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Exclusive: Internal government polling seen by PoliticsHome has exposed significant shortfalls in the vaccine programme for teenagers, which forms a key part of the government’s strategy for not returning to Covid restrictions.
Polling conducted by YouGov, commissioned by government and distributed privately in Whitehall this week, showed that half of parents of 12-15-year-olds say their child has not yet been invited for a vaccine.
NHS England set a target to ensure that most 12-15-year-olds receive an invitation for a vaccine by October half-term, which began on Monday last week.
The polling also showed that 16% of parents in that age group say their child has been invited for a vaccine, but will not take one up. Nearly two thirds of parents said they would allow their child to have the vaccine. The findings come as daily Covid-19 case numbers in the UK have regularly exceeded 40,000 in recent weeks.
PoliticsHome understands that there is a worry within government about the shortfall in vaccines for teens, with a significant number believed to have been exposed to the virus.
A Whitehall source told PoliticsHome: “There are worries that young pupils could bring the virus home to loved ones because lots have been exposed to coronavirus. How can young kids understand the risks?”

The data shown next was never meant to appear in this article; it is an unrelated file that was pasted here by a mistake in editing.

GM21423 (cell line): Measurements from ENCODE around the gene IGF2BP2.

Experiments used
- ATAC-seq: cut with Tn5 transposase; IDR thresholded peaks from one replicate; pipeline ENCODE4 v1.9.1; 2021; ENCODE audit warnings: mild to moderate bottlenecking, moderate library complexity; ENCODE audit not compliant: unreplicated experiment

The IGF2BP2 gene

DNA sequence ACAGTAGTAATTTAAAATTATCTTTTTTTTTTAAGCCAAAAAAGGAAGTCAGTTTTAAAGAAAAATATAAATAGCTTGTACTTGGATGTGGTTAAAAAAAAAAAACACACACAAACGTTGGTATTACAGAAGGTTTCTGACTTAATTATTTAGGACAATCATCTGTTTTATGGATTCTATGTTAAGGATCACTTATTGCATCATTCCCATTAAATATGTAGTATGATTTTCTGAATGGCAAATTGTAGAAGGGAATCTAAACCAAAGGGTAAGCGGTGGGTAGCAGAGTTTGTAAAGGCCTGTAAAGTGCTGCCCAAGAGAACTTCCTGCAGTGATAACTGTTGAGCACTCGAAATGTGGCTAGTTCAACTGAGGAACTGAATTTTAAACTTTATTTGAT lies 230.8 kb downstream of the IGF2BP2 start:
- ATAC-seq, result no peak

The poll also found that in the overall population, the number of people who have already received a vaccine, or intended to get one, remains high and largely stable.
It showed that vaccine hesistancy remains an issue, but the number of people unsure about getting a vaccine is unchanged at 5%. Resistant and rejector segments – people who are actively refusing to get a vaccine – sit at 3% and 1% respectively.
Barriers for parents of 12-15-year-olds have been cited as concerns over side effects and safety, and a belief Covid presents a low risk to children.
The number of children dying from Covid is significantly lower than in older age groups, but concerns about community transmission via children, as well as the long term effects of Covid, remain.
Safety and balance of risk are are cited as the main reasons parents give say their child is refusing to accept a vaccine.
While the poll showed higher rates of hesistancy for teenagers, it also found that 80% of UK adults said they would have a booster vaccine if offered one, or have already had one.
The latest internal government polling of BAME people showed that the proportion reporting they have been vaccinated or would take up a vaccine if offered has remained broadly consistent.
The proportion of ethnic minorities having had a second dose is now on a downward trend, which was believed to reflect a general levelling off among the wider UK population in recent weeks.
Internal government documents state that further investigations are needed to determine whether perceptions may be becoming further entrenched.
The Department for Health has been contacted for comment.
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